So, yes, the Soviets "won" the sprint, but even in the earliest moves of the space race, their moves show that they're willing to sacrifice the marathon performance for a shiny medal.

Now, this plays into why they lost the space race and were never able to get the N-1 and many of their more ambitious fantasies to work: the foundation they were building on was simply too focused on short term public-relations victories and military applications, and not focused enough on scientific and engineering rigor to succeed at what is still, to date, probably the most complicated and technically impressive feat in the history of humanity (landing on the moon). This, of course, compounds with what other answers have pointed out like lack of funding, interest, and the death of key figures.

Here's a video (warning, long) on the topic that I believe takes a rather fair and only slightly biased take on this topic.

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    $\begingroup$ To my understanding the sputnik was such a chock because if you can put things into orbit, you can send nukes to anywhere in the world, including continental US. $\endgroup$ Commented Nov 28, 2023 at 18:41

Sergei Korolev was the man in charge of the Soviet moonshot N1 rocket, and I'd argue that the root cause of that program's failure was his insistence on using oxygen/kerosene-powered (cryogenic propellant) rocket engines for this endeavour - as opposed to the existing, proven hypergolic-propellant designs of Valentin Glushko.

Glushko took this demand for cryogenic propellant engines... poorly, and consequently refused to work with Korolev in any way shape or form (including in supplying or assisting with the use of his existing hypergolic ones). Given that Glushko's engines were used to power the USSR's ICBM fleet, which were critical to deterring a USA nuclear strike, he was one of the most important men in the nation and this temper tantrum was thus ignored by the Soviet leadership.

So the Soviet moon program started without any engines (on top of being 3 years later than the USA's). In order to get the engines he needed, Korolev was forced to turn to Nikolai Kuznetsov, a brilliant aircraft engine designer. That's right, Kuznetsov had zero experience designing rocket engines - but he was able to relatively quickly create the oxygen/kerosene NK-15. While this was a fundamentally sound design later developed into the very successful NK-33 and -43 engines, it had never been fully tested - and especially, not in orbit.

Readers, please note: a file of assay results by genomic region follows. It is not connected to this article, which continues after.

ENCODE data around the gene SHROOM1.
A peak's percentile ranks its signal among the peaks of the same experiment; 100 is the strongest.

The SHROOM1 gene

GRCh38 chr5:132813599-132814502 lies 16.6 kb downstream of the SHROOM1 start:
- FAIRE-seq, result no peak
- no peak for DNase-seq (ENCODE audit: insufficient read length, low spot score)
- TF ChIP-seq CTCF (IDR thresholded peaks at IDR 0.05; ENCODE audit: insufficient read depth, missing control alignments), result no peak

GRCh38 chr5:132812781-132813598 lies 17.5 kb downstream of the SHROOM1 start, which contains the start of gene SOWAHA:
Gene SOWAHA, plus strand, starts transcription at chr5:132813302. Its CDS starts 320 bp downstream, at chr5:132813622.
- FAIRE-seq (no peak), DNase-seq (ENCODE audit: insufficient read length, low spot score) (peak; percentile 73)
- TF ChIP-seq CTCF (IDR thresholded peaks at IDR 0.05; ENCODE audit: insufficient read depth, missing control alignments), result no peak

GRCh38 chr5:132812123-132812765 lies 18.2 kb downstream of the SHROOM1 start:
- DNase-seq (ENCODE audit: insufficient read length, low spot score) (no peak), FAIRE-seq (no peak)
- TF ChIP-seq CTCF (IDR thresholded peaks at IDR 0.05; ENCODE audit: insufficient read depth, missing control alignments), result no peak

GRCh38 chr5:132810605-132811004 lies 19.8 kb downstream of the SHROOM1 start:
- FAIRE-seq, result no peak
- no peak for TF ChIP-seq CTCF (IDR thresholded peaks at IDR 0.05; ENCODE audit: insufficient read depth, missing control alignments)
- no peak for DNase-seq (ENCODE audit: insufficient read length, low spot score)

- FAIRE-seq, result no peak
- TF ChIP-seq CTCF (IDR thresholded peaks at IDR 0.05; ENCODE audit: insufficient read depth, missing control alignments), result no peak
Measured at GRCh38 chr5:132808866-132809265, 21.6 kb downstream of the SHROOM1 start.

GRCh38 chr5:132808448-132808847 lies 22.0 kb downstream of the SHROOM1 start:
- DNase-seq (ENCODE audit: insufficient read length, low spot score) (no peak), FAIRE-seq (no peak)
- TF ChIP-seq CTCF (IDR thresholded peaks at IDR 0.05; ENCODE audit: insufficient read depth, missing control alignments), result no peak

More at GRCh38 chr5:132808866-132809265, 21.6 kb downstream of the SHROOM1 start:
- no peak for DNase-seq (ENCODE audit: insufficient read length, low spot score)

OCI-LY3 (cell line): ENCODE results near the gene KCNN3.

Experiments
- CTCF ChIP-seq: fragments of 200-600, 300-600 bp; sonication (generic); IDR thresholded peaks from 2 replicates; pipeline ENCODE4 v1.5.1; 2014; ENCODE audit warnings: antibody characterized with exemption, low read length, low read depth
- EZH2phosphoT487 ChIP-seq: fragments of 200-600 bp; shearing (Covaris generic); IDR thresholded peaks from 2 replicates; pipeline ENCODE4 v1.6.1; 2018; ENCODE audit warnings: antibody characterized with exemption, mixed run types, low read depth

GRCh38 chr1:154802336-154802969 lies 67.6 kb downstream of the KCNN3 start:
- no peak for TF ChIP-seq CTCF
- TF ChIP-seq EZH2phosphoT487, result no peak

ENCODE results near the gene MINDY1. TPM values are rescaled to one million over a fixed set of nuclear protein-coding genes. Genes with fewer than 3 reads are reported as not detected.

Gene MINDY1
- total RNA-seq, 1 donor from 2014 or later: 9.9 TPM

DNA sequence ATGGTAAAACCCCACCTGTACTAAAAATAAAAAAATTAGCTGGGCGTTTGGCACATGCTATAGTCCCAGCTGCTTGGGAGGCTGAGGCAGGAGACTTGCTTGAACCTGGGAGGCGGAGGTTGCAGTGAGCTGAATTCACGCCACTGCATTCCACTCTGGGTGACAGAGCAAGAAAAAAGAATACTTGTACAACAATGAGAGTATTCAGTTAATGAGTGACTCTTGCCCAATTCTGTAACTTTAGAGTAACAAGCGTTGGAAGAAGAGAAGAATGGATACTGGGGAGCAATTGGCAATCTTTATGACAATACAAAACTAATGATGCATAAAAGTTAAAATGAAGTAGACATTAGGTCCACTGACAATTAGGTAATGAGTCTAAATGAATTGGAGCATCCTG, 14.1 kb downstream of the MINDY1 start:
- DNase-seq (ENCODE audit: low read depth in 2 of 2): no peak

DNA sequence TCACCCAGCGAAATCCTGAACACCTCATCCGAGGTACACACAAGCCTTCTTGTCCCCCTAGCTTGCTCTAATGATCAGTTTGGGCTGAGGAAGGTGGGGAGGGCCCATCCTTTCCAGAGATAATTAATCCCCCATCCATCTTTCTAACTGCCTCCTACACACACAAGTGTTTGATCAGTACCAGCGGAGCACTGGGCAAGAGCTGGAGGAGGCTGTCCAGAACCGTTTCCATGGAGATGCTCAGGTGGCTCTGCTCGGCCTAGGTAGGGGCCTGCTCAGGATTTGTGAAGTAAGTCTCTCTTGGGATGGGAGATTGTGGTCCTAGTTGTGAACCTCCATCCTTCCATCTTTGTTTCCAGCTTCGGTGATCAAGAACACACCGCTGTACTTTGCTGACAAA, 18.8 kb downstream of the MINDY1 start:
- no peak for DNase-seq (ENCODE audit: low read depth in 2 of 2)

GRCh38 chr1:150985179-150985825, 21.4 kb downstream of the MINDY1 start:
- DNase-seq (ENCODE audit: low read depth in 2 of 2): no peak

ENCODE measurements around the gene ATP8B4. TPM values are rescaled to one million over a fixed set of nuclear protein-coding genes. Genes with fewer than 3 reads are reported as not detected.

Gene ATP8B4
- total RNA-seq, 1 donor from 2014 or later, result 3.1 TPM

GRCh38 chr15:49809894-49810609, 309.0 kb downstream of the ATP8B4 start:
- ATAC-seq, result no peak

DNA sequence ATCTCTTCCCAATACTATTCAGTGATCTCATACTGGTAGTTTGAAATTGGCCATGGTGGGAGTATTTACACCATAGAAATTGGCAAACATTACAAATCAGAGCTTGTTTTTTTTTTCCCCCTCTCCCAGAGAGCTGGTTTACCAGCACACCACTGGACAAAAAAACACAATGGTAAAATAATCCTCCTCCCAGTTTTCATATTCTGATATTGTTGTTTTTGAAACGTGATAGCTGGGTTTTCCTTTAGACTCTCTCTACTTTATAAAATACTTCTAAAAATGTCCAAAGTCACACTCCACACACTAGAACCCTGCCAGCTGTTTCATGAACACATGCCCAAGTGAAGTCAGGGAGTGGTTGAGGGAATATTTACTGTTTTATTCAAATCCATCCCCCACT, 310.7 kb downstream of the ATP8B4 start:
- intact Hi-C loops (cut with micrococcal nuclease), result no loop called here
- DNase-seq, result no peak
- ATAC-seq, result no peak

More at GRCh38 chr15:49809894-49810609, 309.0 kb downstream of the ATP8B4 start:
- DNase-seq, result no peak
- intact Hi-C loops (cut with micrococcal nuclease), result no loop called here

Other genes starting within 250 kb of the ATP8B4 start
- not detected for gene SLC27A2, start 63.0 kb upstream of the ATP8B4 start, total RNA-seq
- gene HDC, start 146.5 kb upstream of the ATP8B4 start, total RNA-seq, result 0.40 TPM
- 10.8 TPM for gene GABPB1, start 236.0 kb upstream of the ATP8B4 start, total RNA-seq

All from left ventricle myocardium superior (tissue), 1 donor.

Kuznetsov's engine was also a relatively small powerplant, with correspondingly low thrust; compared to the American Saturn V rocket that used five F1 engines, the Soviet N1 needed thirty NK-15s. Yes, thirty engines of a completely new design, that had never been verified... what could go wrong? Predictably, the first two N1 launches were complete failures resulting in the complete destruction of the launch vehicle (and the pad in the second instance), caused entirely by the engines and their interactions with each other and the rocket's other systems.

Given that the second launch attempt occurred only a few months before the successful American manned moon landing, by the time the NK-15 had been thoroughly debugged for the third launch in 1971 (which also failed, but this time not due to the engines), the Soviet moonshot was as dead as Korolev. Glushko eventually took over the entire Soviet space program, and one of his first acts was to (arguably mercifully) terminate the N1 program.

  • $\begingroup$ It's not clear that the Korolev-Glushko disagreement was as important as it sounds. In 1963, when the decision to go with Kuznetsov was made, Glushko's biggest engine was comparable to the NK-15. It took Glushko seven years to develop the RD-270 as a counterpart to the F-1 -- solving combustion instabilities in a large engine is at least as hard as getting the plumbing right for a massive engine cluster. The big issue with the NK-15 was a lack of testing (and lack of resources for testing). $\endgroup$
    – Mark
    Commented Nov 29, 2023 at 5:26
  • $\begingroup$ @Mark Glushko's biggest engine wasn't starting from scratch like the NK-15, though. The time it took Kuznetsov to design his engine from scratch is time that could have instead been used to integration test Glushko's engines. $\endgroup$
    – Ian Kemp
    Commented Nov 29, 2023 at 10:55
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    $\begingroup$ @MWB Both men were victims of Stalin's idiotic purges. To save his own skin Glushko was forced to make false charges against Korolev, who ended up in the Gulag as a result. Arguably, the deprivations Korolev suffered there eventually necessitated the 1966 surgery that killed him. Such a tragic waste of such a brilliant mind. $\endgroup$